Dead or alive, these planets remain fascinating objects of study. Because they transit so frequently and are situated so close to home, we can look forward to more and more conclusive data on their surface conditions over the next few years.

celebrity septets

Given the remarkable nature of this discovery, especially its potential to create buzz in various desirable audiences, NASA invited the general public (or at least people with Twitter accounts) to suggest names for the seven planets of TRAPPIST-1. This was an unusual move, since the standard practice is to use robotic catalog numbers with alphabetic suffixes, such as Kepler-62f and HD 95872 b. In this case, the fact that seven names are involved should inspire creativity, since so many cultural phenomena involve groups of seven: the seven seas, the seven deadly sins, the seven classical planets, the seven days of the week, the seven hills of Rome, the seven swans a-swimming, the seven stars of the Pleiades, the Seven Samurai, the Seven Against Thebes, the Seven Sisters of Academia, the seven wonders of the world, and of course the very first septet that popped into my head:

So how about a system with planets named after Tydeus, Hippomedon, Amphiaraos, Polyneikes, and the other ill-fated warriors in Aeschylus’ Theban septet? Alas, those choices are probably too recherché and hard to pronounce for typical consumers of modern infotainment. Sloth, Greed, and Lust would present no such problems, but might they be too racy? Could Aventine, Viminal, Caelian, Capitoline, and so forth strike an appropriately classical note without seeming too recondite?

In light of the predictable objections, I’m favoring homier alternatives – maybe Happy, Dopey, Sleepy, and the rest of the dwarf mining crew, or maybe an even simpler schema based on the days of the week – Monday for tranet b through Sunday for tranet h, with Thursday, Friday, and Saturday assigned to the lucky trio in the habitable zone. (As in, “We’re spending a month on Saturday to ski the tropical glaciers, then rocketing off to Thursday for windsailing in the twilight zone.”)

With so many rich possibilities, the response to NASA’s invitation has been even more childish and absurd than I anticipated. I clearly overestimated the intelligence of the Twitterverse. Respondents tweeted names like Planet McPlanetface and Moony McMoonface, plus a set of seven taken from the principal characters in an American sitcom, Friends (which I confess I’ve never seen), plus another septet based on the titles of the first seven movies in the Fast & Furious franchise (ditto).

Alongside many whimsical suggestions to use the names of the Seven Dwarfs, which I heartily endorse, a few serious options emerged. One involves the names of seven of the eleven official Trappist breweries, from Achel to Westvleteren. That suggestion makes sense because TRAPPIST (Transiting Planets and Planetesimals Small Telescope), the acronym that names the telescope as well as the planetary system, was intentionally crafted to reflect the research group’s fondness for Trappist beer. Another suggestion was to name the planets after the seven astronauts who died in the crash of the Challenger. You might still be able to check out the March 2 issue of The Telegraph and the March 3 issue of The Daily Mail to see a selection of these candidates.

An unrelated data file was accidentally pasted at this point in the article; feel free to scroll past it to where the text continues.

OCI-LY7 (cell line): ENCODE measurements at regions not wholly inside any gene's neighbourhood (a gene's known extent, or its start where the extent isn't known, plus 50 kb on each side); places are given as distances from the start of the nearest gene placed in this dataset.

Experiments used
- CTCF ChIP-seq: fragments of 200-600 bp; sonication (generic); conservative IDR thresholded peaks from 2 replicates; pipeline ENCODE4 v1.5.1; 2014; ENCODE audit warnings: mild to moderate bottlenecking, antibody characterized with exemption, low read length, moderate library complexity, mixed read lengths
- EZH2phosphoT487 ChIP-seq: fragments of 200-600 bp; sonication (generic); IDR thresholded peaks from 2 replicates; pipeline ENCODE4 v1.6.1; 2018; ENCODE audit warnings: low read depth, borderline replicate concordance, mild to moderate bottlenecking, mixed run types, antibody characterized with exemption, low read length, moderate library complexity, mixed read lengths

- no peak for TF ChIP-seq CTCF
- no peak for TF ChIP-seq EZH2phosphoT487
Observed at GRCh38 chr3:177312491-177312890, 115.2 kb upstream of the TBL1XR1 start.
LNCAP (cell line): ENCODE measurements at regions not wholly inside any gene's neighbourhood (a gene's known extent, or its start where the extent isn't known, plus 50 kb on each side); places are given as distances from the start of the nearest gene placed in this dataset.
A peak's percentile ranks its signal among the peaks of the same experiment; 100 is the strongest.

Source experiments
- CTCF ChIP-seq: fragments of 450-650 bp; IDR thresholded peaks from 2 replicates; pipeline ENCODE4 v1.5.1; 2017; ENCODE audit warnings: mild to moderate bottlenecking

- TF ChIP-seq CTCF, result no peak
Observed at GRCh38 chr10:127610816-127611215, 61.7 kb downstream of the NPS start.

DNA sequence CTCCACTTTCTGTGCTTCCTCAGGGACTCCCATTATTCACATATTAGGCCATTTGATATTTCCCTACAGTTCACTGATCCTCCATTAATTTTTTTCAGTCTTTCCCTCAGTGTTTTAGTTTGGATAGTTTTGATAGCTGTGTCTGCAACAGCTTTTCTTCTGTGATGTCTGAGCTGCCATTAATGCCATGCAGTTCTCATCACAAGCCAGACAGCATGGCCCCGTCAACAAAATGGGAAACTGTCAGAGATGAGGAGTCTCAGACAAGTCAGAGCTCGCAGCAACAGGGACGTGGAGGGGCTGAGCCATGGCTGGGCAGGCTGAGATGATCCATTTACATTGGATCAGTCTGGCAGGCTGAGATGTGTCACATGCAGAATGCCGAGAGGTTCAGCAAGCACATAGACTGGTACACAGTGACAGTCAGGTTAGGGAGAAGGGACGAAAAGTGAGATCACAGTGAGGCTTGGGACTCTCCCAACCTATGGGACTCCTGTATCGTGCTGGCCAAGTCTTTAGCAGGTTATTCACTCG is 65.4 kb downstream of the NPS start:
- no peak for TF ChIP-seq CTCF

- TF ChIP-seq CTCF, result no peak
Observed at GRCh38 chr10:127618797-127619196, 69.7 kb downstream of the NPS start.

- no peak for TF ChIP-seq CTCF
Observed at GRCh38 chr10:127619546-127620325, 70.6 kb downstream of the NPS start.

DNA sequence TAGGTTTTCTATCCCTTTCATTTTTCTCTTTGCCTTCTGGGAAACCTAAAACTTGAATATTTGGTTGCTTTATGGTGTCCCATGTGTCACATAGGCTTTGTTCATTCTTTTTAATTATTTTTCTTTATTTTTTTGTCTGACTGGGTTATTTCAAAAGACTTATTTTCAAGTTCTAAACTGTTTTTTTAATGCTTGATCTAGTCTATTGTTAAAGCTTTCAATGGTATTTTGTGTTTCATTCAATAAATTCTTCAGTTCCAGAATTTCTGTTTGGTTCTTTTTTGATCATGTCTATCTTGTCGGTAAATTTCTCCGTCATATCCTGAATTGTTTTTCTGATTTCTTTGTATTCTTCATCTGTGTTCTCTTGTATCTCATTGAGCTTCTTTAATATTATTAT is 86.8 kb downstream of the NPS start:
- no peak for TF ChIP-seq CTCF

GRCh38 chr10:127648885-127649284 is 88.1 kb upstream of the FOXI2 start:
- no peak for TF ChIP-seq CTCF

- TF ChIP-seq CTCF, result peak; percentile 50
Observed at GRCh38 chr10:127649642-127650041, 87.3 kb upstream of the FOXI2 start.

As it turns out, however, NASA was just kidding. It looks like we’ll have to use those old catalog numbers after all. Far better that outcome than Planet McPlanetface or Furious 7!

Barnes R, Deitrick R, Luger R, Driscoll PE, Quinn TR, Fleming DP, Guyer B, McDonald DV, Meadows VS, Arney G, Crisp D, Domagal-Goldman SD, Lincowski A, Lustig-Yaeger J, Schwieterman E. (2016) The habitability of Proxima Centauri b I: Evolutionary scenarios. In press. Abstract: 2016arXiv160806919B
Bolmont E, Selsis F, Owen JE, Ribas I, Raymond SN, Leconte J, Gillon M. (2017) Water loss from Earth-sized planets in the habitable zones of ultracool dwarfs: Implications for the planets of TRAPPIST-1. Monthly Notices of the Royal Astronomical Society 464, 3728-3741. Abstract: 2017MNRAS.464.3728B
Gillon M, Jehin E, Lederer SM, Delrez L, de Wit J, Burdanov A, Van Grootel V, Burgasser A, Triaud A, Opitom C, Demory B-O, Sahu DK, Bardalez-Gagliuffi D, Magain P, Queloz D. (2016) Temperate Earth-sized planets transiting a nearby ultracool dwarf star. Nature 533, 221-224. Abstract: 2016Natur.533..221G
Gillon M, Triaud A, Demory B-O, Jehin E, Agol E, Deck KM, Lederer SM, de Wit J, Burdanov A, Ingalls JG, Bolmont E, Leconte J, Raymond SN, Selsis F, Turbet M, Barkaoui K, Burgasser A, Burleigh MR, Carey SJ, Chaushev A, Copperwheat CM, Delrez L, Fernandes CS, Holdsworth DL, Kotze EJ, Van Grootel V, Almleaky Y, Benkhaldoun Z, Magain P, Queloz D. (2017) Seven temperate terrestrial planets around the nearby ultracool dwarf star TRAPPIST-1. Nature 542, 456-460. Abstract: 2017Natur.542..456G
Hamill J. “Life, But Not As We Know It.” The Sun, 24 February 2017.
Hussmann H, Sotin C, Lunine J. (2015) Interiors and evolution of icy satellites. In Treatise on Geophysics, Volume 10: Physics of Terrestrial Planets and Moons, ed. G. Schubert. Elsevier B.V.
Luger R, Sestovic M, Kruse E, Grimm SL, Demory B-O, Agol E, Bolmont E, Fabrycky D, Fernandes CS, Van Grootel V, Burgasser A, Gillon M, et al. (2017) A terrestrial-sized exoplanet at the snow line of TRAPPIST-1. In press.